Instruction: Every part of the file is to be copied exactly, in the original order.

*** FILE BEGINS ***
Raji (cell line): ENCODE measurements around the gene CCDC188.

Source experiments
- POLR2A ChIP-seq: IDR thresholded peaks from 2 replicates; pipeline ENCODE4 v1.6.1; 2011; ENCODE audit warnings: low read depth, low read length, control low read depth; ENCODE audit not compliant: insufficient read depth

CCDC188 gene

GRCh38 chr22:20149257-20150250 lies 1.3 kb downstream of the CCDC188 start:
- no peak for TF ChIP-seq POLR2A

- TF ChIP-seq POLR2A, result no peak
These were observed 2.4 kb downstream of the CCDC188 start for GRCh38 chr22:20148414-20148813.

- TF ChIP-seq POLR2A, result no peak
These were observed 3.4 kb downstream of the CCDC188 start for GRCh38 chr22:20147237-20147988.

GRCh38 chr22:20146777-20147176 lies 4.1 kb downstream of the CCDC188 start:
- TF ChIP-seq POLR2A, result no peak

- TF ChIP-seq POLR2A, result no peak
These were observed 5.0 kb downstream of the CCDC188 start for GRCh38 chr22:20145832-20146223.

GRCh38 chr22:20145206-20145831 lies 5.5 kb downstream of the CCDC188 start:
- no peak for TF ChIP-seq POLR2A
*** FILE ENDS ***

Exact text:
Raji (cell line): ENCODE measurements around the gene CCDC188.

Source experiments
- POLR2A ChIP-seq: IDR thresholded peaks from 2 replicates; pipeline ENCODE4 v1.6.1; 2011; ENCODE audit warnings: low read depth, low read length, control low read depth; ENCODE audit not compliant: insufficient read depth

CCDC188 gene

GRCh38 chr22:20149257-20150250 lies 1.3 kb downstream of the CCDC188 start:
- no peak for TF ChIP-seq POLR2A

- TF ChIP-seq POLR2A, result no peak
These were observed 2.4 kb downstream of the CCDC188 start for GRCh38 chr22:20148414-20148813.

- TF ChIP-seq POLR2A, result no peak
These were observed 3.4 kb downstream of the CCDC188 start for GRCh38 chr22:20147237-20147988.

GRCh38 chr22:20146777-20147176 lies 4.1 kb downstream of the CCDC188 start:
- TF ChIP-seq POLR2A, result no peak

- TF ChIP-seq POLR2A, result no peak
These were observed 5.0 kb downstream of the CCDC188 start for GRCh38 chr22:20145832-20146223.

GRCh38 chr22:20145206-20145831 lies 5.5 kb downstream of the CCDC188 start:
- no peak for TF ChIP-seq POLR2A